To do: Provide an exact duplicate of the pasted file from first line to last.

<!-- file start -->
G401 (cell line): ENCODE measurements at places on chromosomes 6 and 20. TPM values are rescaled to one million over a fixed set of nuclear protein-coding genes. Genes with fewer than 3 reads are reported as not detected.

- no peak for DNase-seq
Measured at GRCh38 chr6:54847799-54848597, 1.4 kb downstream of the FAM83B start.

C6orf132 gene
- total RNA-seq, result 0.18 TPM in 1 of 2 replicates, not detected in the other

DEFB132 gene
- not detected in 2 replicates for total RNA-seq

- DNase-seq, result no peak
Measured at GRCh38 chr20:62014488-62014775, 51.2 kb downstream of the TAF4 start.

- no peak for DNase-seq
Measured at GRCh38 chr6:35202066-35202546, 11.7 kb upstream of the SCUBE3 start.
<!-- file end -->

G401 (cell line): ENCODE measurements at places on chromosomes 6 and 20. TPM values are rescaled to one million over a fixed set of nuclear protein-coding genes. Genes with fewer than 3 reads are reported as not detected.

- no peak for DNase-seq
Measured at GRCh38 chr6:54847799-54848597, 1.4 kb downstream of the FAM83B start.

C6orf132 gene
- total RNA-seq, result 0.18 TPM in 1 of 2 replicates, not detected in the other

DEFB132 gene
- not detected in 2 replicates for total RNA-seq

- DNase-seq, result no peak
Measured at GRCh38 chr20:62014488-62014775, 51.2 kb downstream of the TAF4 start.

- no peak for DNase-seq
Measured at GRCh38 chr6:35202066-35202546, 11.7 kb upstream of the SCUBE3 start.